Something about the phrase “Gotta Catch ‘Em All” still resonates in me nearly fifteen years after the release of the seminal Nintendo Game Boy classics, Pokémon Red and Blue. Enough for me to spend nearly seventy bucks every time Nintendo and Game Freak release the latest iteration of those pocket-sized critters and Pokémon Black and White 2 is no exception. That should sound rather sad for a man who is pushing thirty but there is much to appreciate about the series when it comes to the fundamentals of its core concept. Very little about Pokémon has changed throughout its history, Game Freak may have tweaked the mechanics of the game itself but you still play the role of the silent protagonist who embarks on a journey, confronts a villainous organization, encounter a creature of legend and become the champion. However, Game Freak used this plot to the point of monotony despite the changing themes of Land/Sea/Air of Pokémon Ruby and Sapphire and Time/Space/Antimatter of Diamond and Pearl.
This imperfection is particularly evident in Black and White 2 because the game itself is a direct continuation of Black and White with no new pokémon (aside from the new Kyurem and Kami trio forms) or significant alterations to the gameplay. So what made Black and White 2 good enough to take up twenty-five hours of my life that could have been better devoted to other endeavours? It is primal storytelling at its finest. Pokémon, from its first generation to the current fifth, evokes Joseph Campbell’s Hero With A Thousand Faces and the “monomyth”, or as Campbell himself eloquently says,
“A hero ventures forth from the world of common day into a region of supernatural wonder: fabulous forces are there encountered and a decisive victory is won: the hero comes back from this mysterious adventure with the power to bestow boons on his fellow man.”
What makes Campbell’s observation particularly poignant is that YOU are the protagonist of the game. You pick your partners for the journey, you participate in the battles between good and evil, you encounter these fabulous forces, and stand victorious each time you unseat the champion. Whereas most video games focus on characters like Mario, Kratos, or Master Chief, Pokémon elevates the player to the heroic figure in a fashion few other games can accomplish. No matter how repetitive the plots of each iteration of Pokémon get, I am instantly sucked into that world the moment I turn on the game and the only way to get me out is to pry my Nintendo DS from my cold, dead hands (with apologies to Charlton Heston.)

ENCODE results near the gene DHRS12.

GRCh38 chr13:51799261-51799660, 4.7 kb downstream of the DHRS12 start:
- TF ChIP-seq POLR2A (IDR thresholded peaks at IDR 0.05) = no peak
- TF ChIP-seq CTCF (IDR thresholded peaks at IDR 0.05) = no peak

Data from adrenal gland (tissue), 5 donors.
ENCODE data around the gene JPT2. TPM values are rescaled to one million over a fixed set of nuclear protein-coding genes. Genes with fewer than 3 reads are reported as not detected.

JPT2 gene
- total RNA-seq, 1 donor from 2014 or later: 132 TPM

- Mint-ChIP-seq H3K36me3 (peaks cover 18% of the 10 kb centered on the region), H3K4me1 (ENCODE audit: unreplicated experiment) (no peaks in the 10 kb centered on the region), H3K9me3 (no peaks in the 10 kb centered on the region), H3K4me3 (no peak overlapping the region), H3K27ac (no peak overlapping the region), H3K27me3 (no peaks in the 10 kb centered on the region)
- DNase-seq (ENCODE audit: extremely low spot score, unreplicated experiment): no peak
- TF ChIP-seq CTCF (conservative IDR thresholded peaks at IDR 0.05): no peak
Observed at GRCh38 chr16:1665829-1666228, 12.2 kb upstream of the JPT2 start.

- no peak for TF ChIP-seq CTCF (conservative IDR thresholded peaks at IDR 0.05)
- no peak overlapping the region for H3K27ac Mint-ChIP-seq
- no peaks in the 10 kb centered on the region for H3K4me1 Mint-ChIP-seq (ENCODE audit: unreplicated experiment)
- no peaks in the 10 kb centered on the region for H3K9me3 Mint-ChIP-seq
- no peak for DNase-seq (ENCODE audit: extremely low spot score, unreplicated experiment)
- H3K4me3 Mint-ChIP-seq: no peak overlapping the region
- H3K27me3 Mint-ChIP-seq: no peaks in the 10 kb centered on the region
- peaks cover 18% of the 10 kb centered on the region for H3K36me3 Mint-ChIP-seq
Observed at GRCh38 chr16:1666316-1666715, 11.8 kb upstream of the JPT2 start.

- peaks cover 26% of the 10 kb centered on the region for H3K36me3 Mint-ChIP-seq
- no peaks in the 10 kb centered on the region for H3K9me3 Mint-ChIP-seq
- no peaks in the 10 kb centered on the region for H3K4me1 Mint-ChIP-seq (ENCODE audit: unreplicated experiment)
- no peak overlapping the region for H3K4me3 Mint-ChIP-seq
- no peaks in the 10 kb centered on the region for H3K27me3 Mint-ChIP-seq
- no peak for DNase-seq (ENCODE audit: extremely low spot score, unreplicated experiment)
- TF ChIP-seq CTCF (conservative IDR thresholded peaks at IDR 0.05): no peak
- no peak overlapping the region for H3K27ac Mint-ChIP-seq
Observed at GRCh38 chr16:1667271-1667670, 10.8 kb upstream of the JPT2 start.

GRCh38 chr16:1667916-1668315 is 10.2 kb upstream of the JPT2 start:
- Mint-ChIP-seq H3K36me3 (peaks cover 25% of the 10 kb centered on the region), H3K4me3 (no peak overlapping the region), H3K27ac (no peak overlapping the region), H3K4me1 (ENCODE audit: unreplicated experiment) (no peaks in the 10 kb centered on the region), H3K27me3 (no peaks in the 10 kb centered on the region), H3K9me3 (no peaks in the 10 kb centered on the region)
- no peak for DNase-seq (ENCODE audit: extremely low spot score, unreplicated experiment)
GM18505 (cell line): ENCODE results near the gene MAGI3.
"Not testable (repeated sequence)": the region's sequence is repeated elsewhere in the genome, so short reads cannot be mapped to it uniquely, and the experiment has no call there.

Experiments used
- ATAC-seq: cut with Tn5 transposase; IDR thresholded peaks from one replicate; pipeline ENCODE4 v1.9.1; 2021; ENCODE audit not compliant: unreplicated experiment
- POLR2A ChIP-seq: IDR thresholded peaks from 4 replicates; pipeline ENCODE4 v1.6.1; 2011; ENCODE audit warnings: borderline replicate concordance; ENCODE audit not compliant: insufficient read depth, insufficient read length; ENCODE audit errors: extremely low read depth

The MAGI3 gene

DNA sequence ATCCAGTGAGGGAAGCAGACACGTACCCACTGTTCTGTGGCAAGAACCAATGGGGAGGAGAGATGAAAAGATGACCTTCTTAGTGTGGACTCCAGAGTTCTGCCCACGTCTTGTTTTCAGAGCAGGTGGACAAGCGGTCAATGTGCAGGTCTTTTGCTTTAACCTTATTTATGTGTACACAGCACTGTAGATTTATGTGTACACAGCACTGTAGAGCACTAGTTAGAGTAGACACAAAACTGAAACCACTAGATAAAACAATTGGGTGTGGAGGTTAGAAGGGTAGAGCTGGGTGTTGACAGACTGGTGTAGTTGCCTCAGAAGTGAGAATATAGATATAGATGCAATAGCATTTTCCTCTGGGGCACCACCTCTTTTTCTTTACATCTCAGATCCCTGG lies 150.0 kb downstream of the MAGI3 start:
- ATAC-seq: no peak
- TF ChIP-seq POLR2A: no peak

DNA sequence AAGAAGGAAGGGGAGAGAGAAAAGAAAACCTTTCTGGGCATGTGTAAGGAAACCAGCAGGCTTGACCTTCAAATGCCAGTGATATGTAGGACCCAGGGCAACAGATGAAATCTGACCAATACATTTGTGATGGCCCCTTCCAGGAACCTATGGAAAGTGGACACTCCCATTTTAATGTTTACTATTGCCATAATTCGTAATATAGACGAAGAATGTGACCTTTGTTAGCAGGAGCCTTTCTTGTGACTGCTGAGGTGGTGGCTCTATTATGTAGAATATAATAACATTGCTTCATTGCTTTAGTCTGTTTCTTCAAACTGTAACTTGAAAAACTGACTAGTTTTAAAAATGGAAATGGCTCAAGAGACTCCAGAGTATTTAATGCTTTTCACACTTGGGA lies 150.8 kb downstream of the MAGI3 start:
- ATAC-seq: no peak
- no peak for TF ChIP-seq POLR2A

What makes Pokémon Black and White 2 stand out from the previous games is that it picks up where its predecessor left off, something that Game Freak has not done since Gold and Silver twelve years ago, and even takes you to unexplored areas of the Unova region. Black and White 2 even exceeds the original Black and White in that the journey is not has linear. Whereas Black and White was a continuous line from the starting town to Victory Road, Black and White 2 has the player zigzagging around the map, especially in the latter half of the game. The sprites are more animated, which adds more life to the experience, and the plot involving Kyurem as well as the frequent references to the previous game make the experience of Black and White 2 feel more complete. Almost like everything in Unova has come full circle.
Would I recommend this game to everyone? If your main criticism of the series is its repetitious nature, then you will not find anything new in Black and White 2. In some ways I agree that the Pokémon series is not living up to its potential when the concept lends itself to other genres like the MMORPG. However, the game, despites its flaws, appeals to those who appreciate mythology like myself. So as long as the world of Pokémon calls me for adventure, I will answer every time.